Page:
Friday, July 31, 2009
michael, may you now be at peace: a reflection (no. 32)
there is a line in a ramones song that is so relevant to you right now: "i want you to stay/but i guess it just can't be that way"... i realize that everyone must go- and of course people always go before we want them to. but as you once sang, "even though we're not together, i'll cherish my experience with you." this is why music will always be so relevant: it is the great narrator of universal struggles and joys. and the music you created will always be with us.
still, as i mentioned before, listening to some of your songs is not easy to do right now. and in writing to you every day i don't listen to any music at all. i'd like this moment to be just between us, with no distraction. a meditation in writing, so to speak.
in watching 'the wiz' tonight on a 35mm print on the screen (much better than watching the DVD i have) tears were coming to my eyes, because i knew the outcome of the film: that you would fade out, never to be seen again (until the next time i watch the film). it's like watching james brown's feet when you were a kid... you got mad at the cameraman whenever they lost the focus on his feet. i love looking at your eyes so much, how they'd be filled with so much, care, concern and sadness. like in the scene where you were saying goodbye to diana ross' dorothy and instead of using a quote from a philosopher or famous figure you used your brain to say: "success, fame and fortune. they're all illusions." you used your heart to continue that statement by saying that nothing is more important than a companionship that two people share. you found the courage to say this, despite never having made such a profound statement without quoting others.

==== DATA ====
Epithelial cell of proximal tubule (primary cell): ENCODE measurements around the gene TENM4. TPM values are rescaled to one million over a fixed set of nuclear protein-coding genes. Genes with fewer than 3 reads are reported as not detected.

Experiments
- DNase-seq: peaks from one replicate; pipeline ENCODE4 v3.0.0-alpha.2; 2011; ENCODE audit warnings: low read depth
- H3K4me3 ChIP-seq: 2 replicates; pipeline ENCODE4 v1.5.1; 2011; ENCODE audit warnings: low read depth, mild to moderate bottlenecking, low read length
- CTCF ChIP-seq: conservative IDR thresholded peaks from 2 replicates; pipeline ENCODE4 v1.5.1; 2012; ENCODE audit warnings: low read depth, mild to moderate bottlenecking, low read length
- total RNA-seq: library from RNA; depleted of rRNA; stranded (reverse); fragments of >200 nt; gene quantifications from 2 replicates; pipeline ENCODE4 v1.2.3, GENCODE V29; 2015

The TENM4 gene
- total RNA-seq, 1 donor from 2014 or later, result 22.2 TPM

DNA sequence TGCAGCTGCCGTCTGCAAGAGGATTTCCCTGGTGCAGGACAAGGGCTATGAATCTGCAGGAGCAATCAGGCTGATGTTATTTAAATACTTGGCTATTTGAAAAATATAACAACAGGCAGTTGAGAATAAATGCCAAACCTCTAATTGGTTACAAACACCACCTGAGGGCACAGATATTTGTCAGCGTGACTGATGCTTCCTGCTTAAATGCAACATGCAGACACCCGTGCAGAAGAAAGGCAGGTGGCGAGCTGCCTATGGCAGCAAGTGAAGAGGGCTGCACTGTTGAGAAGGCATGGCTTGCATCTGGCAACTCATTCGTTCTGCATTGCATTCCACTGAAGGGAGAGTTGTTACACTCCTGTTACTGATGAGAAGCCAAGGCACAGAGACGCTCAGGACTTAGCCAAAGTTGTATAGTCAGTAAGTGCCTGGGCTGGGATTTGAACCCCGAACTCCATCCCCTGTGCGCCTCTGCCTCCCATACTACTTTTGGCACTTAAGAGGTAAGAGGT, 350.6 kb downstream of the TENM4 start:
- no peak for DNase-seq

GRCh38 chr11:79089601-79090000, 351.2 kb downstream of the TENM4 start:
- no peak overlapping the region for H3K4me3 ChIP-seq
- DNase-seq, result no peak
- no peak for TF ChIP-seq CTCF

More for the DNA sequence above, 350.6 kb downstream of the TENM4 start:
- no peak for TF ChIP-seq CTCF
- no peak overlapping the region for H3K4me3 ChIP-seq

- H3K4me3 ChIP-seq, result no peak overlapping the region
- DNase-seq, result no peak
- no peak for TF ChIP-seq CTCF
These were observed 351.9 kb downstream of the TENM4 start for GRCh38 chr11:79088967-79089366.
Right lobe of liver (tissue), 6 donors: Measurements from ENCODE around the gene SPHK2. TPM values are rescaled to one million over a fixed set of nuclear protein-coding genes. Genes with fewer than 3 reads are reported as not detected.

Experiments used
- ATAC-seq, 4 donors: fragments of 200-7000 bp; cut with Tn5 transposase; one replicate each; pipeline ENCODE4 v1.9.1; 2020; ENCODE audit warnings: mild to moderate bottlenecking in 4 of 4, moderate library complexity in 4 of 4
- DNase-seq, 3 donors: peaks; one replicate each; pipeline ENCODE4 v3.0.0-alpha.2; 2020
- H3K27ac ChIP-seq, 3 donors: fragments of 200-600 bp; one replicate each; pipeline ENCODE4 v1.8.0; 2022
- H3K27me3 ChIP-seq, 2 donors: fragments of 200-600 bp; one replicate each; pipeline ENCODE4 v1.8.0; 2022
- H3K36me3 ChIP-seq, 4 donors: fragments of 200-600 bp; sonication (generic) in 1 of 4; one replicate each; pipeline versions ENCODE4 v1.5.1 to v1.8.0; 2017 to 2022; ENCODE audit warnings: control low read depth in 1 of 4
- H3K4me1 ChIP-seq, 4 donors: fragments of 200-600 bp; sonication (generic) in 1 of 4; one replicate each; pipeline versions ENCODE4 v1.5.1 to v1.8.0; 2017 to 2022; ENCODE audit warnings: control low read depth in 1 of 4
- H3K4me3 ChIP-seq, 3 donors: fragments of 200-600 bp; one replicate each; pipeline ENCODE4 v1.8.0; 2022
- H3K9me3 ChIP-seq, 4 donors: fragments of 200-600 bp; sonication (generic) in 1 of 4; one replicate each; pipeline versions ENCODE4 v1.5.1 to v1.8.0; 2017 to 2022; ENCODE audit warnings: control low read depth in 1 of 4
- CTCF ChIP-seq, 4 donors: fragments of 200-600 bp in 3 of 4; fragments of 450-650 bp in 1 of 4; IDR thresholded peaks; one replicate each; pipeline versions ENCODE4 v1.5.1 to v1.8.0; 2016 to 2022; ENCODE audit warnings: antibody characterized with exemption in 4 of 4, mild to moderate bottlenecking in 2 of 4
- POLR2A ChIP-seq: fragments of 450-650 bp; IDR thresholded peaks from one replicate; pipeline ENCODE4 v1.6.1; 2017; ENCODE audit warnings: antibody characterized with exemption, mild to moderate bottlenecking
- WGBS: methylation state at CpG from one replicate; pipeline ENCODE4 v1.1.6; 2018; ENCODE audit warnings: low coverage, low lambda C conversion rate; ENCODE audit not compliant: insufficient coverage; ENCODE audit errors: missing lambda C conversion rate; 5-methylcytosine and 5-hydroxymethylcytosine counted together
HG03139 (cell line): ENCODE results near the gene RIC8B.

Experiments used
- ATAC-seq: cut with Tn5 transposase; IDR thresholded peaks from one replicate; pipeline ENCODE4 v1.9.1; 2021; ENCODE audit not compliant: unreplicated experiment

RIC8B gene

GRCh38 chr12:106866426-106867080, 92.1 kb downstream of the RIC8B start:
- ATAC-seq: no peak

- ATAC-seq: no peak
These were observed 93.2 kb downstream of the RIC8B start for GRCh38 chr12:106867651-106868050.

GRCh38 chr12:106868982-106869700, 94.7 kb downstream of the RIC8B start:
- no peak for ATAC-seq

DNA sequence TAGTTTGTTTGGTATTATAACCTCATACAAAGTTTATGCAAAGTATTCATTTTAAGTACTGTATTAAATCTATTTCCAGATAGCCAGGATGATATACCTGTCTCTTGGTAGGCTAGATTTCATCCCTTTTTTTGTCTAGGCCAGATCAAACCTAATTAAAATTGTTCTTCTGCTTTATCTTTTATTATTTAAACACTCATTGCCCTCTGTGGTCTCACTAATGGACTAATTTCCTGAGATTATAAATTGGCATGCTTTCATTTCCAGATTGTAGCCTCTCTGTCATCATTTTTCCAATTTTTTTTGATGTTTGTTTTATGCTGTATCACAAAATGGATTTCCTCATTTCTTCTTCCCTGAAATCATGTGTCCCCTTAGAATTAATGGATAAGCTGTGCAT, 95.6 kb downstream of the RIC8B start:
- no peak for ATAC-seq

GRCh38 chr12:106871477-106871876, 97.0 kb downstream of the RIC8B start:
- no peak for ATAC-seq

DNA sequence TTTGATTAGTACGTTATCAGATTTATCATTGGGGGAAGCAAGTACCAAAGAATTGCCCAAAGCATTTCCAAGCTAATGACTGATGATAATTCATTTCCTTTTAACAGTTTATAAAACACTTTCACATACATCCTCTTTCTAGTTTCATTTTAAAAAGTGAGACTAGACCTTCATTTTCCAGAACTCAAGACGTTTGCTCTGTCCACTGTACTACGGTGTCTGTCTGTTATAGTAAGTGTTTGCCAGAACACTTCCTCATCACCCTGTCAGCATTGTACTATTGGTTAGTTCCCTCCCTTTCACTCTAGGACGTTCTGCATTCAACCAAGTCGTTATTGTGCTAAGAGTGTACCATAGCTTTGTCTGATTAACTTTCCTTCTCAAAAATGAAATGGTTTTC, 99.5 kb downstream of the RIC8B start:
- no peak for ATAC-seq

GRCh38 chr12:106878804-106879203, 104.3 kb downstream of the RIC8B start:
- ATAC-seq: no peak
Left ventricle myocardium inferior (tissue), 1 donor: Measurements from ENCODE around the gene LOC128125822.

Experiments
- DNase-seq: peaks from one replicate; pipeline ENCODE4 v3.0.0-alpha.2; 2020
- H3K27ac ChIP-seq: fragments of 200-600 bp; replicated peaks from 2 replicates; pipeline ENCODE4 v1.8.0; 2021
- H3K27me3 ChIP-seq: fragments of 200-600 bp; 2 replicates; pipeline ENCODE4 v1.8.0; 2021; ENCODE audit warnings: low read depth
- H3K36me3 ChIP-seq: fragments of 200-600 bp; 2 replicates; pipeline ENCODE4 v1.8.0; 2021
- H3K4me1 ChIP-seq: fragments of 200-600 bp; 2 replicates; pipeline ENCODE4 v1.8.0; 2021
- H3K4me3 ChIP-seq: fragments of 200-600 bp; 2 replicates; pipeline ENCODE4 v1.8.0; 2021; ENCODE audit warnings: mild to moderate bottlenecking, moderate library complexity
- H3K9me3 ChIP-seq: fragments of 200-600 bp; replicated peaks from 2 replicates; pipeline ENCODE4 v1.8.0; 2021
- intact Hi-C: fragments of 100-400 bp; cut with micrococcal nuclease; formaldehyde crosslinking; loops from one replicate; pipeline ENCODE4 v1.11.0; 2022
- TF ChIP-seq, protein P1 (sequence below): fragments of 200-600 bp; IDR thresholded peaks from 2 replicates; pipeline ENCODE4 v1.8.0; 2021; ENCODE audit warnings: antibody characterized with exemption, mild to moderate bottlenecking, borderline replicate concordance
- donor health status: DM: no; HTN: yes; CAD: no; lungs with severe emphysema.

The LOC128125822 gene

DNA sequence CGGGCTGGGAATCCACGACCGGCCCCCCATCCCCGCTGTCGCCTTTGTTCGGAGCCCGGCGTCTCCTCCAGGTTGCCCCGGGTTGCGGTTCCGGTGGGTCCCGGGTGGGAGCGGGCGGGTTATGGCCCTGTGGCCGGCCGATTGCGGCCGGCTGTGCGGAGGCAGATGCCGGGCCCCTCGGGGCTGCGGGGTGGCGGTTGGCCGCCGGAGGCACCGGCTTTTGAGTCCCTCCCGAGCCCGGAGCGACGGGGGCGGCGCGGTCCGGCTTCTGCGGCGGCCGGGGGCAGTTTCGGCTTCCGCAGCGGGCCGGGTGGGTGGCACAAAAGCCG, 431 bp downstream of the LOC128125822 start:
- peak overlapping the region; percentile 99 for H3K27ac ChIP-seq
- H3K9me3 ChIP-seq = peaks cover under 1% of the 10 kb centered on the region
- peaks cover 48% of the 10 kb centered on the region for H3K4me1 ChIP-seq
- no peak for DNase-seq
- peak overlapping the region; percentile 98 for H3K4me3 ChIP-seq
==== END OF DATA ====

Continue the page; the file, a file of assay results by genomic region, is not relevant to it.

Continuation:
you truly encompassed all of the characters.
(tonight, i did dress up with you in mind... inevitably getting the comments and photo requests. there were two older gentlemen who sat in front of us in the cinema, and after the film one of them asked if i usually make appearances... i told him that this is something i do all the time- this is my life).
i wrote an essay on the film at some point last year; i wrote about how i kept pausing at your image, looking into your eyes... how you gave nipsey russell's tinman an empathetic glance when he spoke of his desire for vulnerability in his life. watching the film i could only imagine certain lines or gestures you related to your own life at the time... i wonder if you thought, what WOULD you do, if people actually allowed you to feel, as opposed to being a performance automaton- this is not to say you were forced into performing. you loved performing very much; it was a safety net for you. but for many years you also didn't have the creative autonomy you desired. people did not see the tears behind the smiles as you performed.
and your line about "success, fame and fortune" all being illusions... did you take that to heart as well? because that seems to be the one thing you consistently told yourself, taking cues from a person your scarecrow quoted in the film: p.t. barnum. those things may all be illusions, but you utilized barnum's 'sucker born every minute' insight to the best of your abilities. you recognized and gave credence to the trappings of celebrity/popular culture yet struggled with it simultaneously. you felt that even though you could reach masses around the world with your status, you were at a disadvantage in terms of inter-personal relations with people outside of the world you cultivated your craft in.